Big parts, big questions

Author Christopher Tate
August 13, 2020 - 10:00am

Power generation components are enormous compared with the automotive and aerospace parts that I worked with before coming to Mitsubishi Hitachi Power Systems Americas Inc. The machines shown to me during my interview there were much larger than anything I had used. I had seen photographs on the internet of big machines, but photos mask the true scale of the components and the machines used to make them.

It is easy to be intimidated by the size of power generation manufacturing. Several questions entered my mind as I realized what I faced: How do I hold these parts? Do they act differently from small parts? How do I estimate cycle times? What cutting tools do I use? The answers that came surprised me.

Ask and Receive

Most of our turning is done on vertical turret lathes. Unlike smaller turning centers, large machines typically do not have self-centering chucks. Most of the time, we use chuck jaws mounted to a machine table, which creates the same type of setup as a four-jaw chuck on a small toolroom lathe. Each jaw moves independently, allowing a machinist to accurately align a part before machining. Part geometry occasionally does not lend itself to jaw use, in which case we clamp the part in place with threaded studs and strap clamps, much like using a faceplate on a manual lathe. (Only old-timers remember using a faceplate with clamps.)

Gas turbine rotors can weigh 64 metric tons (70 tons) when fully assembled. The largest lathe at Mitsubishi Hitachi Power Systems Americas is rated at 200 metric tons (220 tons).  Image courtesy of C. Tate

Holding parts on a large horizontal boring machine is no different from holding parts on a small machining center. When we can justify the expense, we make dedicated fixtures that mount on a table and provide clamping and locating elements for a part. In other situations, it is not feasible to make a fixture, so a part is mounted directly on a machine table and clamped with T-nuts, threaded studs and strap clamps like those found with a knee mill in a toolroom.

Much like with workholding, cutting tools and toolholders used on large machines are not different from those used on small machines. Our horizontal boring machines all have CAT 50 spindles, and milling toolholders use ER-style collet chucks, hydraulic chucks and some shrink-fit holders. Many cutting tools surprisingly are small relative to the size of parts; most of our tools are 25 mm (1") or less in diameter. However, 500 mm (20") boring heads, 100 mm (4") drills and 75 mm (3") taps are not uncommon with horizontal boring machines.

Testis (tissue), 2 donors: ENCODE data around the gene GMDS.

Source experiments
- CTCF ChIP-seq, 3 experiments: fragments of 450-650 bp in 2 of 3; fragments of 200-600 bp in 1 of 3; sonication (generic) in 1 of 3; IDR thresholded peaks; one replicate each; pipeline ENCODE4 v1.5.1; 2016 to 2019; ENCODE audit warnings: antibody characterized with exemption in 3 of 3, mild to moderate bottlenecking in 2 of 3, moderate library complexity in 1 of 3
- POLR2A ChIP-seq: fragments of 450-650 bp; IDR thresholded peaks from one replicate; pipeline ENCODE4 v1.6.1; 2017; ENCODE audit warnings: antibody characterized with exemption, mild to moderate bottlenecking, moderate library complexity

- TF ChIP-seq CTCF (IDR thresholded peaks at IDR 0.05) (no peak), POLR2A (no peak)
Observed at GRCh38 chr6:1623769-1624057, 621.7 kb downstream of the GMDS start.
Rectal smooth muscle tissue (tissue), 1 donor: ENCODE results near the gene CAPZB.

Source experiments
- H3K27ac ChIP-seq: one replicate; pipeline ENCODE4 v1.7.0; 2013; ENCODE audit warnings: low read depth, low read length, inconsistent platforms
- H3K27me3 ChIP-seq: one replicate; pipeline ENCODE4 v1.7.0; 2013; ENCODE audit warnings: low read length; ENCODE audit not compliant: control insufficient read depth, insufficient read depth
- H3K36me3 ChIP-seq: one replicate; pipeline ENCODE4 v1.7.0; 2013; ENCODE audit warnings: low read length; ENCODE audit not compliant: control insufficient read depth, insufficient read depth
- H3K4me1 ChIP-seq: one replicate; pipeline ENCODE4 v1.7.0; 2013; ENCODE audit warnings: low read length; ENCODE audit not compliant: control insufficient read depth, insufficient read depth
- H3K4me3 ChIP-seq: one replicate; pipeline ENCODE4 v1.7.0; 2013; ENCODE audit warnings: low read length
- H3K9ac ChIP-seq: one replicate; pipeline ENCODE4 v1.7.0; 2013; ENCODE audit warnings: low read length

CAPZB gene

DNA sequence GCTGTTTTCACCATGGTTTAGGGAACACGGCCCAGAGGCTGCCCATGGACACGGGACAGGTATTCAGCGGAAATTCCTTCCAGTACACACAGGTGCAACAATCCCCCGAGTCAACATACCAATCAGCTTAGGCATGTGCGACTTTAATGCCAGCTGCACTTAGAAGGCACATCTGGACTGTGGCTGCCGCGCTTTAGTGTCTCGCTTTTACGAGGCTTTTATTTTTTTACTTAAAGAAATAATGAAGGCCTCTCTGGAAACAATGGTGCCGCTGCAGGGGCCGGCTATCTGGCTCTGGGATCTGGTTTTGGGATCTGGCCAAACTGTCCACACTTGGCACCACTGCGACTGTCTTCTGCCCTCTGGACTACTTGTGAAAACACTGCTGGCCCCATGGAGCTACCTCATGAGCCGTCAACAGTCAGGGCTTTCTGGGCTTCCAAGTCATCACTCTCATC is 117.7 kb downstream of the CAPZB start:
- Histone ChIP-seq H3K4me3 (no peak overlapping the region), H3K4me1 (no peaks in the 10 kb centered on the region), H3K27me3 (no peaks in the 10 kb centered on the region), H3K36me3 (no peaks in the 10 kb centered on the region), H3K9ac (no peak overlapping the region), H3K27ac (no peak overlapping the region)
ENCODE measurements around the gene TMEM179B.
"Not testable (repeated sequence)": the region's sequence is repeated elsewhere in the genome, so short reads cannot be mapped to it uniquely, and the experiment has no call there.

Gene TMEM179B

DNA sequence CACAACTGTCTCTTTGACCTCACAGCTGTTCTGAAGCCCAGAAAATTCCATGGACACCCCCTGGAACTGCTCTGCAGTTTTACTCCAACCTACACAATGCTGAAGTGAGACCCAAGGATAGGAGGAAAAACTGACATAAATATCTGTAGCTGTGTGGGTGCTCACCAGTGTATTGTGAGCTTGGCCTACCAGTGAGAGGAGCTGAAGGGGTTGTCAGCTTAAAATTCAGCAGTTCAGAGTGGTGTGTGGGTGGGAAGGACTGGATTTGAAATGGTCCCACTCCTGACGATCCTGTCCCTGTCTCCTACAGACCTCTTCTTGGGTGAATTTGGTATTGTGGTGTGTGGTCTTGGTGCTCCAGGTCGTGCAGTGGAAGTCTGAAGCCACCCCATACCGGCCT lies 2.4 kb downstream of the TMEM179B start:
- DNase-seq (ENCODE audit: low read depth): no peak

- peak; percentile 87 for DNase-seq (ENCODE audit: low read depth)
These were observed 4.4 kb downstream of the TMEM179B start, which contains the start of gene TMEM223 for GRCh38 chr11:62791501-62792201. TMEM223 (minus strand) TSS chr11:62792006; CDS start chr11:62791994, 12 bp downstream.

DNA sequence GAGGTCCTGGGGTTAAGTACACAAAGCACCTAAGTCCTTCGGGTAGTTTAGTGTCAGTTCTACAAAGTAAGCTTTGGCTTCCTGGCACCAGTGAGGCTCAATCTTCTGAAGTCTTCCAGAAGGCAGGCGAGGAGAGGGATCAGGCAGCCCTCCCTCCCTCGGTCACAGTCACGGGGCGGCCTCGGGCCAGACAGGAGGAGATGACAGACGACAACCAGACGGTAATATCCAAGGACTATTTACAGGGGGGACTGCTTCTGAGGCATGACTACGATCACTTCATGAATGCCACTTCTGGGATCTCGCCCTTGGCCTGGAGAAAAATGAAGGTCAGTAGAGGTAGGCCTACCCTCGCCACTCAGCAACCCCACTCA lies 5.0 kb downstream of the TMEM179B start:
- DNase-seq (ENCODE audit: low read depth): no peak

Much like with milling, turning tools used on big lathes are small relative to part size. All lathes at Mitsubishi Hitachi Power Systems Americas utilize Capto C8 toolholders with various types of inserts in common shapes and sizes. With many of our parts, chatter can be a problem because lathe tools frequently have long extensions. Capto tools provide the option to use vibration damping tools, and the Capto interface gives support in multiple planes. Both features help eliminate chatter. Capto also supplies an exceptionally repeatable connection, so we do not need to remeasure tools each time they are changed.

Big parts probably have big tolerances, right? Not really. On the loose side, we are allowed ±0.15 mm (0.006"), which may sound like a lot until considering that some parts can be 3.7 m (12') tall with features 3 m (9.8') apart. On the tight side, we hold some 850 mm (33.5") shaft diameters to +0/-0.01 mm (+0/-0.0004"), which can be difficult for small parts. To achieve these tolerances, we spend large sums of money on calibration to ensure that machines are repeatable and accurate.

Casings for gas turbines are enormous. The overhead cranes are rated at 226,796 kg (500,000 lbs.) each. Image courtesy of C. Tate

Small parts are subjected to distortion from clamping, stress relieving and aggressive machining. Big parts are worse. They are subjected to the same issues but have an added challenge: weight. Large parts can distort under their own weight, causing problems like bowed shafts or out-of-round rings. Some machining processes start with a “slow roll” in which we allow a sizable shaft to rotate for an entire shift to remove a bow before we machine. In some cases, like with a ring that has a thin section relative to the diameter, we must perform stress-relieving heat-treat operations before taking a part to a machine. This prevents movement during machining operations that require big ovens. Our largest oven is 10 m (33') deep and 4 m (13') tall — almost spacious enough for a semitrailer.

Estimating cycle times is similar to estimating for small parts. To calculate cutting times, we use our CAM software the same way that a user would for small parts, but that is where similarities end. Small parts are loaded by hand, and handling times are only a few seconds. Our handling times for big parts are measured in hours. It can take two hours to flip a large cylinder and three to four hours to move a gas turbine rotor from one end of the shop to the other. It is necessary to account for all material handling or else cycle time and lead time estimates can be wrong by multiple shifts.

All in all, machining large parts on large machines is not very different from machining small parts as long as the few distinct differences are recognized. The primary difference is simply size.   




Related Glossary Terms

  • boring


    Enlarging a hole that already has been drilled or cored. Generally, it is an operation of truing the previously drilled hole with a single-point, lathe-type tool. Boring is essentially internal turning, in that usually a single-point cutting tool forms the internal shape. Some tools are available with two cutting edges to balance cutting forces.

  • boring machine

    boring machine

    Similar to a turning machine except that the cutting tool (single-point or multiple-cutting-edge), rather than the workpiece, rotates to perform internal cuts. However, boring can be accomplished by holding the tool stationary and turning the workpiece. Takes a variety of vertical, slanted and horizontal forms, and has one or more spindles. Typically a large, powerful machine, it can readily hold tolerances to 0.0001". See jig boring; lathe; turning machine.